Finding writing time was its own challenge. As a full-time Mom, I can't necessarily buckle down and do serious work during the day. So I started waking up at 5:15 every morning. By the third week, it was really starting to wear on me, and by the end of the day I was soooo tired, I was about to pass out after dinner. But I still felt like I was getting somewhere with my plot, I was getting to know and beginning to enjoy my characters, and I kept encountering my protagonist in random people I met throughout the day. Basically, all I can say is: I felt inspired. That's the only reason I kept on writing.

I listened to this music during the entirety of writing my novel.

I wasn't sure how I was going to finish, what with Thanksgiving on the horizon and the positive feeling I had that I would be too busy those last few days of November. Throughout the entire process, energy for the novel came out of nowhere. One day, maybe the second Saturday of the month, Stephen was watching the kids so I kept bounding up the stairs, two at a time to quickly jot down my ideas. Near the end of the month I started dreaming about my novel, and having ideas for the next scenes in my dreams. I told you it was inspired, in a way! After we got back from our trip, I had a huge burst of inspiration and wrote another 2,000 on Friday night to catch up a bit.

The last two days I buckled up and hung on for the ride, and pushed to keep going. I kept going to back to read over it and I was wasting time. I kept editing the first part over and over again. I had to open another document in Google docs, because I was pressed for time, and the first document was too long to edit. I wrote another 1,500 words, edited a little, and here we are.  I'm a novel writer. I'm a novel writing beast.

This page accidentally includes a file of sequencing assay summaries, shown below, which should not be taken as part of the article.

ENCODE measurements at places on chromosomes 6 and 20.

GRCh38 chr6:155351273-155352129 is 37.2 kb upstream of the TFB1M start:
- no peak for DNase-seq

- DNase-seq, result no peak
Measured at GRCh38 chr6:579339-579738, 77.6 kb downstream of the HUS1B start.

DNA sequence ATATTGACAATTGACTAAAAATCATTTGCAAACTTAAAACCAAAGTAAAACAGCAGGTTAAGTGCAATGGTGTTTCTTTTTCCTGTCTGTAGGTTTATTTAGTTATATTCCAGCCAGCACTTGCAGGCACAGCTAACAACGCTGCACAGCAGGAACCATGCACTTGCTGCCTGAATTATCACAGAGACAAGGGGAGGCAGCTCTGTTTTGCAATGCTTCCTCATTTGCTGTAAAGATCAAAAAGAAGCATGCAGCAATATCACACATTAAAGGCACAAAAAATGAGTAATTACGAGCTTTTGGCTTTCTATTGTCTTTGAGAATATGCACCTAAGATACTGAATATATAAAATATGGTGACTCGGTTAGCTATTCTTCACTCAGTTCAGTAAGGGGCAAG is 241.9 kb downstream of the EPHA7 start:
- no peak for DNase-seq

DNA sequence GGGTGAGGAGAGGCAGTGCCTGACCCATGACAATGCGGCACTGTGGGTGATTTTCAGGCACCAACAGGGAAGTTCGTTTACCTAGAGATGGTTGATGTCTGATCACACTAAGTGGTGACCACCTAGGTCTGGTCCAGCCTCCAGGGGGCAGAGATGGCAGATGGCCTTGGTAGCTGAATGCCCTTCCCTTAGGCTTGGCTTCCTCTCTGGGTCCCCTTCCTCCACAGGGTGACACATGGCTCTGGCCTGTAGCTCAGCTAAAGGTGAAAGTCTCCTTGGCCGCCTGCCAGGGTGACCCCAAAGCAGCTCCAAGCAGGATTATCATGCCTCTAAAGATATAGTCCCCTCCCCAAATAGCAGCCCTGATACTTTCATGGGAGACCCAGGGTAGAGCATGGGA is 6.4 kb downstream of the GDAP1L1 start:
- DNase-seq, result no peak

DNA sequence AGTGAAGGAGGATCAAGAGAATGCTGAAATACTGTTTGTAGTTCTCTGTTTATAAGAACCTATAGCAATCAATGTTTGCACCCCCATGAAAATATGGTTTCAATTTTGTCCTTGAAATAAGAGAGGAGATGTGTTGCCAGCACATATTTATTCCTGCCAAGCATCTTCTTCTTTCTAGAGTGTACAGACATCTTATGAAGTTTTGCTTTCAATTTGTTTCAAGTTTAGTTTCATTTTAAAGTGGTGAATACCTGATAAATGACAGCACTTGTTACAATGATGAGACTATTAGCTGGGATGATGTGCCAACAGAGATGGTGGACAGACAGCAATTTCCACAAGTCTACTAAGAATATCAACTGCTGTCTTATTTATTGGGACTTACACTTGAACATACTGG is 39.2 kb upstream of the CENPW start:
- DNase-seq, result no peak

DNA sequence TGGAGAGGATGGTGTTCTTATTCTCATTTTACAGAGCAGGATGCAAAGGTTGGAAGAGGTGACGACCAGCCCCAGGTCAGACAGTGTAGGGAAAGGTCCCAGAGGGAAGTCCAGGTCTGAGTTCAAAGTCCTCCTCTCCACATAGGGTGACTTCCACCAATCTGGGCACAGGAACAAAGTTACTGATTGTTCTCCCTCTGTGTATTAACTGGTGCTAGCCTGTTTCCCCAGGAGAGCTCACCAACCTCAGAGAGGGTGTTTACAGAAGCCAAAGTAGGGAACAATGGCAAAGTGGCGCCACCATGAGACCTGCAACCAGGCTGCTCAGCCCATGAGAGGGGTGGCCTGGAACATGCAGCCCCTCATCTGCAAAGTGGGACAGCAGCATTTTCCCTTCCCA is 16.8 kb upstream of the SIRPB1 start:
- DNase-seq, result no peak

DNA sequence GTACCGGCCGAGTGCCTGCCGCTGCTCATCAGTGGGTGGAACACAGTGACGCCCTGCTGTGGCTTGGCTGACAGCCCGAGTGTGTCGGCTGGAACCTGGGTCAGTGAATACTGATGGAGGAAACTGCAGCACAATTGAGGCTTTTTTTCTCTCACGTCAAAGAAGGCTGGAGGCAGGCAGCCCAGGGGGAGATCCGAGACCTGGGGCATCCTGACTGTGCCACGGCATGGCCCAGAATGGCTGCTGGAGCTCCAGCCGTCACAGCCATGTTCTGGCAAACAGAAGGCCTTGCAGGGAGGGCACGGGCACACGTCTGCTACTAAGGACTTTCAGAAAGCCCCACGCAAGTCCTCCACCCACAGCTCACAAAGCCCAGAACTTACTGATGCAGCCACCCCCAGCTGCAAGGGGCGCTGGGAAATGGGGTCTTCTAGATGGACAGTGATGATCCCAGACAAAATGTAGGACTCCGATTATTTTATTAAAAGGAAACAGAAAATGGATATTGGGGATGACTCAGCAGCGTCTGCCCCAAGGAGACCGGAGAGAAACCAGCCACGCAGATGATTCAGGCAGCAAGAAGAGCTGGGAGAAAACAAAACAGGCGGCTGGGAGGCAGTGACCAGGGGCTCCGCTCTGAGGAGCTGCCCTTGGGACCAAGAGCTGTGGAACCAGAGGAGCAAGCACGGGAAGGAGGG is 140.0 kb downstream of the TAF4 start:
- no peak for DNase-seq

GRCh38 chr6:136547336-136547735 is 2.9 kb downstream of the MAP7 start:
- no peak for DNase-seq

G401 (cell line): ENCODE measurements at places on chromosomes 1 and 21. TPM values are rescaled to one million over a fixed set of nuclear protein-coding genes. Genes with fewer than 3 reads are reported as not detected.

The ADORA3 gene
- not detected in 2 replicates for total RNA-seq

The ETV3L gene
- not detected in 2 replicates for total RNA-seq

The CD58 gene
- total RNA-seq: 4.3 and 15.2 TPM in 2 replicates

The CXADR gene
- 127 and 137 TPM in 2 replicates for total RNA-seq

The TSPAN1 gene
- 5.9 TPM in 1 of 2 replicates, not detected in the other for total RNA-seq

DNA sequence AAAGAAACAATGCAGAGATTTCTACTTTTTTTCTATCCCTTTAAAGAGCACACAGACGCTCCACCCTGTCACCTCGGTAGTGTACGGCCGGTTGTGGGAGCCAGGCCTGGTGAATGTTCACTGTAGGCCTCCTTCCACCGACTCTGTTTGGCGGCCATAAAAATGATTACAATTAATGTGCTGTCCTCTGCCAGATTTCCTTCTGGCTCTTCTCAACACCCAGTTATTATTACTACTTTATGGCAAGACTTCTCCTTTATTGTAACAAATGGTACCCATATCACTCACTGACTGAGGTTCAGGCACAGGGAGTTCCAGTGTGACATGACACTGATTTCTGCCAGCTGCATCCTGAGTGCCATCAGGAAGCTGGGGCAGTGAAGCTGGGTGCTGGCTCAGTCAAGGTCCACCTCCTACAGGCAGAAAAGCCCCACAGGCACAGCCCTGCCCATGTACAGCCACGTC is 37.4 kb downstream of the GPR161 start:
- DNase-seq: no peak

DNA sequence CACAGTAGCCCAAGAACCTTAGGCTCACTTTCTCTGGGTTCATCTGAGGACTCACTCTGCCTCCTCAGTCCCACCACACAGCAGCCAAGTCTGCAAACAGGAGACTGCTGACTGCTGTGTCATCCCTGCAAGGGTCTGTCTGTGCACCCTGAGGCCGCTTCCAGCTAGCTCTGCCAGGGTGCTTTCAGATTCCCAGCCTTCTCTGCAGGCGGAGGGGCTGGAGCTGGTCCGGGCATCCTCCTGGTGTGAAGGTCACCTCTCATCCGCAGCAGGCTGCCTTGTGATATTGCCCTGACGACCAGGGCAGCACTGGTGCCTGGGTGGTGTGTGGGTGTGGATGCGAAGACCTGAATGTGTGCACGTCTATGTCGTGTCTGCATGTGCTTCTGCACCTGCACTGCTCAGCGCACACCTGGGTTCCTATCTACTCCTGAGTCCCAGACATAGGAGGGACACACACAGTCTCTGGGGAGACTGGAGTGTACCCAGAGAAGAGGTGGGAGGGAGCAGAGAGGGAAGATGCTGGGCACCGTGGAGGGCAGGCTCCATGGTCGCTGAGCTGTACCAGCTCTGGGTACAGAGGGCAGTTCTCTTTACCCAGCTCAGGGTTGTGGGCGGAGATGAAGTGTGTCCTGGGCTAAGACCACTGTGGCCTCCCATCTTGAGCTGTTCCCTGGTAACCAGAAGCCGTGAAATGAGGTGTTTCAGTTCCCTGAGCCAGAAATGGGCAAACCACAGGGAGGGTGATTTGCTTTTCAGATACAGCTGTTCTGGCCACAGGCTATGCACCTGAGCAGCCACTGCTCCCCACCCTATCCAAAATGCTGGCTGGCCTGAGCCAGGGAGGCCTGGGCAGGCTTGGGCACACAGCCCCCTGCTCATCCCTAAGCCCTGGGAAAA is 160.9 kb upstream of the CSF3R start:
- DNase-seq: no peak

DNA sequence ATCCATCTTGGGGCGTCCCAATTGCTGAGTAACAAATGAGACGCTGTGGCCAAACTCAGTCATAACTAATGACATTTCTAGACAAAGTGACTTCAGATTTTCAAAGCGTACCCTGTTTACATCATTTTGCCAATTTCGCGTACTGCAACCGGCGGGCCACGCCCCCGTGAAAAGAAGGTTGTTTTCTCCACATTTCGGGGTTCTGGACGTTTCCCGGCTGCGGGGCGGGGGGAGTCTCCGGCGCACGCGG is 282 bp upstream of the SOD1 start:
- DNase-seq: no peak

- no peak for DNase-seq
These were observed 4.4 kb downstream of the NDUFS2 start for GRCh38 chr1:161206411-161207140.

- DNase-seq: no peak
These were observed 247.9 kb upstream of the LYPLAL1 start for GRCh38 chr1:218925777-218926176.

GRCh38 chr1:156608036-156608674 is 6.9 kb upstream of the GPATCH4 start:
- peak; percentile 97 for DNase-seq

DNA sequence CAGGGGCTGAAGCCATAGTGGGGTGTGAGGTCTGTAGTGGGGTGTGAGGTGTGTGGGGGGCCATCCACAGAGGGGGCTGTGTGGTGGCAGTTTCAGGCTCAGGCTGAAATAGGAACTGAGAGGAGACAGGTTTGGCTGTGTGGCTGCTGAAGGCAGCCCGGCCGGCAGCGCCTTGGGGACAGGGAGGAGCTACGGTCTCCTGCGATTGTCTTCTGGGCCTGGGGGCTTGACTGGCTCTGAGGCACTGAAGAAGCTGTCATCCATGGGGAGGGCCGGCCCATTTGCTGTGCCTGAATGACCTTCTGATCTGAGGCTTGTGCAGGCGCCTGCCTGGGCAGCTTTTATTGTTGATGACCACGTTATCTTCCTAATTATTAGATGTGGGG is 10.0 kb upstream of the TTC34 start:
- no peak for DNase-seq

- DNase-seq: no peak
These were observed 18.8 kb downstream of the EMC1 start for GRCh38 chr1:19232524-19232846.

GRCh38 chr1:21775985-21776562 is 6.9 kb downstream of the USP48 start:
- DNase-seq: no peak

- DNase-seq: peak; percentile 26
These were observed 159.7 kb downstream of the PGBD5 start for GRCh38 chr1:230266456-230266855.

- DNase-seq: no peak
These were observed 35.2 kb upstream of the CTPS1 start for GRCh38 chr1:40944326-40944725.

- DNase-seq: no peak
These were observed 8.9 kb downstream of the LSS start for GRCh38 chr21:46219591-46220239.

this image has never been used before

The process of writing a novel has been eye-opening.   This experience made me a more conscientious writer, and it has really improved my endurance levels. I've never written anything like this before. Perhaps a few short stories along the way, but that's it.  I think it could lead to other opportunities in the future. I definitely want to keep writing for RH- nothing is changing on that front! But coming up with a plot and keeping up with this story has been a wild ride. 
All done!

I wouldn't say my novel is amazing, submittable material, but if it were pared down to say, a novella, I would be proud-ish.   I always wondered how novelists are able to edit such lengthy books, and I think the answer is that after working on it for so long, you start to discover that you have memorized it! You know where all the conversations are, and you know where they lead, and you can snap back 100 pages in time and immediately know where your protagonist went on a trip with her friend to New York City to visit a photographer friend of theirs and got stuck in NYC traffic on the way to an art show.  You know because it took you six hours to write that part.
But, even still I made it:
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Everyone should participate next year! It's fun. Start thinking about what you'll write now-- but don't start writing it! That's against the rules... obviously.  ;-)